Thomas Brennan. Burgundy to Champagne: The Wine Trade in Early Modern France. Baltimore and London: Johns Hopkins University Press, 1997. xxi + 350 pp. $39.95 US (cloth), ISBN 978-0-8018-5567-2.
Reviewed by Hilary Bernstein (University of Pennsylvania)
Published on H-France (May, 1998)
With Thomas Brennan's Burgundy to Champagne: The Wine Trade in Early Modern France, we have a compelling addition to the literature on commercial capitalism and the nature of the market in the early modern period. Through a solidly researched exploration of one of the most commercialized sectors of the French economy, the wine trade, Brennan enters the debate over the extent of commercialization in France, the role of the crown in regulating the process, and the patterns of market evolution. The natural comparison for this material is the work done by Steven Kaplan and others on the grain trade of Old Regime France, and Brennan makes this comparison explicit in the text and notes.
Brennan's particular focus (despite the title of the book), is not on the entire wine trade of France, but on the domestic, interregional trade originating in Champagne and Burgundy and serving the growing Parisian market in wines in the seventeenth and eighteenth centuries. Within this trade, provincial brokers were key. Brennan carefully explains their role and traces its evolution, both as an integral part of the process of commercialization and as a reaction to changing conditions affecting the market. He is successful in making the case that increasing commercialization, particularly through the role of the broker, did play a role in the expansion of the market in wine. Yet, as he himself concludes, his work particularly points to the limitations on and obstacles to this process of commercialization.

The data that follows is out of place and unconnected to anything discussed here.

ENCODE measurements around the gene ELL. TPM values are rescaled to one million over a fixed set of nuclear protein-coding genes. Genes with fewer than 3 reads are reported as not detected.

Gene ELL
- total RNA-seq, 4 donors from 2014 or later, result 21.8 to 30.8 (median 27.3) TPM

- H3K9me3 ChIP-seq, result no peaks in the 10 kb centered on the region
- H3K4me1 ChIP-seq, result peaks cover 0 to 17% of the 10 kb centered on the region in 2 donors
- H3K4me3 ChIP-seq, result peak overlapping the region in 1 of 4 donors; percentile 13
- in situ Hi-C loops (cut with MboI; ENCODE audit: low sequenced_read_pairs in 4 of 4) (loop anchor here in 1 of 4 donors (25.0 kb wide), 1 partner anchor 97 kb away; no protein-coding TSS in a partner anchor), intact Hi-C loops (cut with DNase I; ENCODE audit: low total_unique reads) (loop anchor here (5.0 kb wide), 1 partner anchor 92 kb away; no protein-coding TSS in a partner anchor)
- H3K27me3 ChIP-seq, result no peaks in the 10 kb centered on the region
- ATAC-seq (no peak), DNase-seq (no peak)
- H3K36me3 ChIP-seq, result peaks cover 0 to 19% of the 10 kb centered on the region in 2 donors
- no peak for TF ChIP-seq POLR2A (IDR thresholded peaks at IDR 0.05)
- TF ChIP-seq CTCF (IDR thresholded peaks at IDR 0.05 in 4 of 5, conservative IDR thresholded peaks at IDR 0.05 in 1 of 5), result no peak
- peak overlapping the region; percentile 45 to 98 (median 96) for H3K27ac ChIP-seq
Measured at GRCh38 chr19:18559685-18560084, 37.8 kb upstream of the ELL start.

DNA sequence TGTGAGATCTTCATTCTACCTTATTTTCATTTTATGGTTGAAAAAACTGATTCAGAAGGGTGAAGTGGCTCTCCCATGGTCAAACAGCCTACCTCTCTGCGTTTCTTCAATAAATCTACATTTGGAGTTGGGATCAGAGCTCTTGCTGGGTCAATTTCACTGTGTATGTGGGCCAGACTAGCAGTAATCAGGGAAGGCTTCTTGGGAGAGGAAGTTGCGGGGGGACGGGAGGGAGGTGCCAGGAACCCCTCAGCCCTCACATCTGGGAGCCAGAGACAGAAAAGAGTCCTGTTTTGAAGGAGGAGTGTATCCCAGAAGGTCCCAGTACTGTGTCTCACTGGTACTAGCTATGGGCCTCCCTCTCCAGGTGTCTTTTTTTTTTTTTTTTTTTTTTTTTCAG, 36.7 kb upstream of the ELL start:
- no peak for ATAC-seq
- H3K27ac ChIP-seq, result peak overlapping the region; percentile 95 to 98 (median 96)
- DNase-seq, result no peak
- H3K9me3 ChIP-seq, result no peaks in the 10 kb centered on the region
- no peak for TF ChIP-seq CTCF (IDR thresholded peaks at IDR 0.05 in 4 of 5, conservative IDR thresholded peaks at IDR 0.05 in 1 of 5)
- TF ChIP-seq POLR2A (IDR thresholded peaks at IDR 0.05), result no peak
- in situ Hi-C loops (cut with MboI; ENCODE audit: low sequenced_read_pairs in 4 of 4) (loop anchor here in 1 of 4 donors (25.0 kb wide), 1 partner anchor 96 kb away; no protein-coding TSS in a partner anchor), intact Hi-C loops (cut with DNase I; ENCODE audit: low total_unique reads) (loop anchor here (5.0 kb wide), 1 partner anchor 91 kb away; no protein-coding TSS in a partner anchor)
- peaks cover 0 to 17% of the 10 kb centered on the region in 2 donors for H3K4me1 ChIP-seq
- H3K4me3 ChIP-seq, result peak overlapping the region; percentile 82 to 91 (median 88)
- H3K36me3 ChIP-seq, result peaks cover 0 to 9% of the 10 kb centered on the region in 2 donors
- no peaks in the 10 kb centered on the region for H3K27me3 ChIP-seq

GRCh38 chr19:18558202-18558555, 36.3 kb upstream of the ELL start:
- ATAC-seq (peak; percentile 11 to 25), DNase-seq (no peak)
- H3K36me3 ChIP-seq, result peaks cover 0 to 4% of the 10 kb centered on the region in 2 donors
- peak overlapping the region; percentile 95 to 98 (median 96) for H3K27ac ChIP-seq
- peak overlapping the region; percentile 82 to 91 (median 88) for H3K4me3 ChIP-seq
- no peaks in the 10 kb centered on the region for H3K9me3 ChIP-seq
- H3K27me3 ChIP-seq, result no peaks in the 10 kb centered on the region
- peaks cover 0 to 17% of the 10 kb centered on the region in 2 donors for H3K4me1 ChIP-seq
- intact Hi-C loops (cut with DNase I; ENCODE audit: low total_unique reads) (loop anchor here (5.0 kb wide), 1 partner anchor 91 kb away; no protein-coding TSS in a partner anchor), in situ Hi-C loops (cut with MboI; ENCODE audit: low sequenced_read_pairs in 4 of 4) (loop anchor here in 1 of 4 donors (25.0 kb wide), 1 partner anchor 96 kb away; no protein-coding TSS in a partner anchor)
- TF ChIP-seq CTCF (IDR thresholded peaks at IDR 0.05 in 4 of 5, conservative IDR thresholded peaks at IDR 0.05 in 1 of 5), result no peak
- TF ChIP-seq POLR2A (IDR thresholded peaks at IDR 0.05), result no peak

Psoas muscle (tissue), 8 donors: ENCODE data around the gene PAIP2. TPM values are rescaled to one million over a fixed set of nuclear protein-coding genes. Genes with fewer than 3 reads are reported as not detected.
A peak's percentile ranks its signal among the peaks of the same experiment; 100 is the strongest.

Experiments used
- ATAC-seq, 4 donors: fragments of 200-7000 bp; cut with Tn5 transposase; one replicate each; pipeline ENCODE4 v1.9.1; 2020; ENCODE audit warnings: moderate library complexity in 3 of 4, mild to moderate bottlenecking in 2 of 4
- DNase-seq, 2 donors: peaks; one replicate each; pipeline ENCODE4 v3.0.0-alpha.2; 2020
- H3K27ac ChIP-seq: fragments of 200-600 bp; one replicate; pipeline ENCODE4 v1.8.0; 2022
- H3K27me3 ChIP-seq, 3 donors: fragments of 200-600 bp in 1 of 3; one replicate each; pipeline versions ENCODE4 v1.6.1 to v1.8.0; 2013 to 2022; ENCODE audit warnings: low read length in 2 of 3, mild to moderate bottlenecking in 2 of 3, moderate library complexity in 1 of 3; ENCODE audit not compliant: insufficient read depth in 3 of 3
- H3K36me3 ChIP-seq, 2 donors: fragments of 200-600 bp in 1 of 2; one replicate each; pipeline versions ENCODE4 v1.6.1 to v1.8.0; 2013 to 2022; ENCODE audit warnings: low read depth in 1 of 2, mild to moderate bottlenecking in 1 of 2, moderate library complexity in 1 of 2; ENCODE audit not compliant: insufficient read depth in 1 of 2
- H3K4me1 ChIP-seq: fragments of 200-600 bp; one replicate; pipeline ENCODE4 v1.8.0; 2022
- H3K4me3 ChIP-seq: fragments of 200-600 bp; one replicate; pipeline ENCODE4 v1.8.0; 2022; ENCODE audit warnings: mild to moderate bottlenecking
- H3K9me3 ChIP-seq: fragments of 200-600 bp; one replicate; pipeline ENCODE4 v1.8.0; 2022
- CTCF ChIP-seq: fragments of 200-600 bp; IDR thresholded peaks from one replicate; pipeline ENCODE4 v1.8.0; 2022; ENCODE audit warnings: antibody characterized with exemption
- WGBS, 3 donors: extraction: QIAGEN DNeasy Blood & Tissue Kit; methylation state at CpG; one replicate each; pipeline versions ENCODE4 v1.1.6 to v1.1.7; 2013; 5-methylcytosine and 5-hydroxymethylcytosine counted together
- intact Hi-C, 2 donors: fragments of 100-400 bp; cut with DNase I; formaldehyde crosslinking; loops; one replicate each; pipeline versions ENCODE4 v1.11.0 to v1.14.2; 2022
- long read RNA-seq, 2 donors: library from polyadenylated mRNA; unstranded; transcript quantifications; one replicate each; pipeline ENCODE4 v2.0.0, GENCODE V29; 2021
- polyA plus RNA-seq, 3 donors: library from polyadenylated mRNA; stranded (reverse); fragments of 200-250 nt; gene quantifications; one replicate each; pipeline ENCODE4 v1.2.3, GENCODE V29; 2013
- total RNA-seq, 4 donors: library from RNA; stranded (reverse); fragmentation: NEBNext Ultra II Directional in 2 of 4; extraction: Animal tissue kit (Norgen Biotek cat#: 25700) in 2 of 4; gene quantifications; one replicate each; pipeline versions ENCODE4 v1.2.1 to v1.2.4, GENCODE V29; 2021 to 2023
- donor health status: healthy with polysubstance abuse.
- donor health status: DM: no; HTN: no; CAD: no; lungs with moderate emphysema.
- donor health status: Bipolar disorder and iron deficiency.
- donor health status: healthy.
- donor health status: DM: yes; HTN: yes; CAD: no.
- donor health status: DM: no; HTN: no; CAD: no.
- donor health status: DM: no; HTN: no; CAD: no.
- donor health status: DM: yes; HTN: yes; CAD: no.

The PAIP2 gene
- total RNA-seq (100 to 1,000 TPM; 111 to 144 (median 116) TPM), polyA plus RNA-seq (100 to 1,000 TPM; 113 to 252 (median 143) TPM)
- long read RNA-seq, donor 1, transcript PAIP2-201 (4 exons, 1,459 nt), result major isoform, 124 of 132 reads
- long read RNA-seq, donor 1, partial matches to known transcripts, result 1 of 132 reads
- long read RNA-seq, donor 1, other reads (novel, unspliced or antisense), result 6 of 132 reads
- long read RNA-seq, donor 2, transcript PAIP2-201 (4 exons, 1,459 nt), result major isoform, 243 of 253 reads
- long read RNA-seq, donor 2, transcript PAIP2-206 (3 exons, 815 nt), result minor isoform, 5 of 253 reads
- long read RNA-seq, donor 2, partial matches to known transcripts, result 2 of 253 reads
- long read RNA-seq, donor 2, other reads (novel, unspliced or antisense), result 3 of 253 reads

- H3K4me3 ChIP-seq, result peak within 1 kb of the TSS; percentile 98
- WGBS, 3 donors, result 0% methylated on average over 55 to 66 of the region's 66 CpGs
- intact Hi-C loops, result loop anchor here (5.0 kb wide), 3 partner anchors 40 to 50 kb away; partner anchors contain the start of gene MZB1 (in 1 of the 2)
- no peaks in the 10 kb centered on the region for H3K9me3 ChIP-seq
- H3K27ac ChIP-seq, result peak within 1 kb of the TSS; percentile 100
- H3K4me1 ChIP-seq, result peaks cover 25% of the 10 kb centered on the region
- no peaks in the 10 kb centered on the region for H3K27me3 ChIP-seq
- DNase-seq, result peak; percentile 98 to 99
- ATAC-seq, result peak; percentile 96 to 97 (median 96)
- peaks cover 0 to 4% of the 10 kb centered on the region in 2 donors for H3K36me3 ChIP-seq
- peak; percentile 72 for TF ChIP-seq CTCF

Viticulture was necessarily a market-oriented activity. Wine producers, both large and small, needed to sell their product in order to survive. Producers' account books therefore focus on the challenges of selling the wine more than on making it. The wines of the seventeenth and eighteenth centuries were not made to be aged. They were also stored and shipped in barrels, in which they could not last more than a couple years. The period between the harvest and the following spring was thus a crucial time, in which information about the new crop was at a premium, and much of the speculation took place.